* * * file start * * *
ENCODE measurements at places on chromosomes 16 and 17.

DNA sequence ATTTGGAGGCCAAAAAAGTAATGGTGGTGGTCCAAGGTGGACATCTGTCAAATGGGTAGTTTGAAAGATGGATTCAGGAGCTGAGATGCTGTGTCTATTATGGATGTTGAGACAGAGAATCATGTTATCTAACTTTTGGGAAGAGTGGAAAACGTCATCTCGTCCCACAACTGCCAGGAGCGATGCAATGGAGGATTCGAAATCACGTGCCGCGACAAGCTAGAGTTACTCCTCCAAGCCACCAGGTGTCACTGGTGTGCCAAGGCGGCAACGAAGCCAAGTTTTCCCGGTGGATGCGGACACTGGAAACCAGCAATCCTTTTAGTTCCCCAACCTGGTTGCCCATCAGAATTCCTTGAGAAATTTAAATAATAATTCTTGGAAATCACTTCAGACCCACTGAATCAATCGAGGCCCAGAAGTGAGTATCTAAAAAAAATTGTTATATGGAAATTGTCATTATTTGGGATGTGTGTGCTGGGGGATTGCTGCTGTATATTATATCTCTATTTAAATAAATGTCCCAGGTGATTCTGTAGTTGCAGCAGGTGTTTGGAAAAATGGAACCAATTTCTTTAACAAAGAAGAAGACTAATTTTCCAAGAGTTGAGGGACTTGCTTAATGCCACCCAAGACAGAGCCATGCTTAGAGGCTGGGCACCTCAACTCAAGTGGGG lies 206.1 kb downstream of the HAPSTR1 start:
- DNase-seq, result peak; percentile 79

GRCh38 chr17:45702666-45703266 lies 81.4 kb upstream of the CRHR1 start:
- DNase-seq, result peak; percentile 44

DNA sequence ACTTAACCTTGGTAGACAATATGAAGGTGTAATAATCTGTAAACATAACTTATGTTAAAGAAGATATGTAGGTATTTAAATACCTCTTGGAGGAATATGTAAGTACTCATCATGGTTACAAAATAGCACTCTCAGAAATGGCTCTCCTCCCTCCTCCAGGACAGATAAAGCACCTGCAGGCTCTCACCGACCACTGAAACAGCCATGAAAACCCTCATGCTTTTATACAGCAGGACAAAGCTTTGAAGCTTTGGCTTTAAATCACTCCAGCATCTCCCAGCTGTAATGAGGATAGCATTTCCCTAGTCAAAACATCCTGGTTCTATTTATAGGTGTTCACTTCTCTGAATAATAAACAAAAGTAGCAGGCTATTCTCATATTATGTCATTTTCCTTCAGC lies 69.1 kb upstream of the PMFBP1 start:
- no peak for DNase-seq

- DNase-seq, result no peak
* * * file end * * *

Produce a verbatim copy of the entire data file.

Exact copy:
ENCODE measurements at places on chromosomes 16 and 17.

DNA sequence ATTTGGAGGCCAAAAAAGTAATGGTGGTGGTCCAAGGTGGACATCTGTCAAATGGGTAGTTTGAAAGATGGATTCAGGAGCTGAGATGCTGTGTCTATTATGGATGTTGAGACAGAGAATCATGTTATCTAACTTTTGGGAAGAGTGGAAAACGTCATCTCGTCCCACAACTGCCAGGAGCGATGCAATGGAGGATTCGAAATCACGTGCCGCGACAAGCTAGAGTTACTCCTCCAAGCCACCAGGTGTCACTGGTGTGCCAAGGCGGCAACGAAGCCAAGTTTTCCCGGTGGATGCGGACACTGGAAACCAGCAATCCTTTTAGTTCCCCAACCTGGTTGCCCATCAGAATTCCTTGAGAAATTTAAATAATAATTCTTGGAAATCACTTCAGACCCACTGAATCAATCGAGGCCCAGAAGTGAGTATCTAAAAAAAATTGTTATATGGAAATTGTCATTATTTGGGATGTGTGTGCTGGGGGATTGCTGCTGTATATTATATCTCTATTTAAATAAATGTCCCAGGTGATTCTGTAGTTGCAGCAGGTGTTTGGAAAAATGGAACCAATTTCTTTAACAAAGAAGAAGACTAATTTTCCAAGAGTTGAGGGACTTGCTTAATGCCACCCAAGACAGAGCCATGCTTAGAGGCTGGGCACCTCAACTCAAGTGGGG lies 206.1 kb downstream of the HAPSTR1 start:
- DNase-seq, result peak; percentile 79

GRCh38 chr17:45702666-45703266 lies 81.4 kb upstream of the CRHR1 start:
- DNase-seq, result peak; percentile 44

DNA sequence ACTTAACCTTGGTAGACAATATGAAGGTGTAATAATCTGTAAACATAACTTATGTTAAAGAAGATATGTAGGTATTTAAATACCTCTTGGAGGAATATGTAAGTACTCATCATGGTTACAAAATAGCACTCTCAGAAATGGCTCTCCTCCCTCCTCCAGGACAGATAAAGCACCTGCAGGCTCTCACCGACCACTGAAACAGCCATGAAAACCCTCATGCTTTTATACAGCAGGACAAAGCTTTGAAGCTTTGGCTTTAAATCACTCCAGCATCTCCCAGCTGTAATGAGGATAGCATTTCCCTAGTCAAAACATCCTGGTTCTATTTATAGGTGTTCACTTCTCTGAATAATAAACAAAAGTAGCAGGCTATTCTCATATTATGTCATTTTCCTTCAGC lies 69.1 kb upstream of the PMFBP1 start:
- no peak for DNase-seq

- DNase-seq, result no peak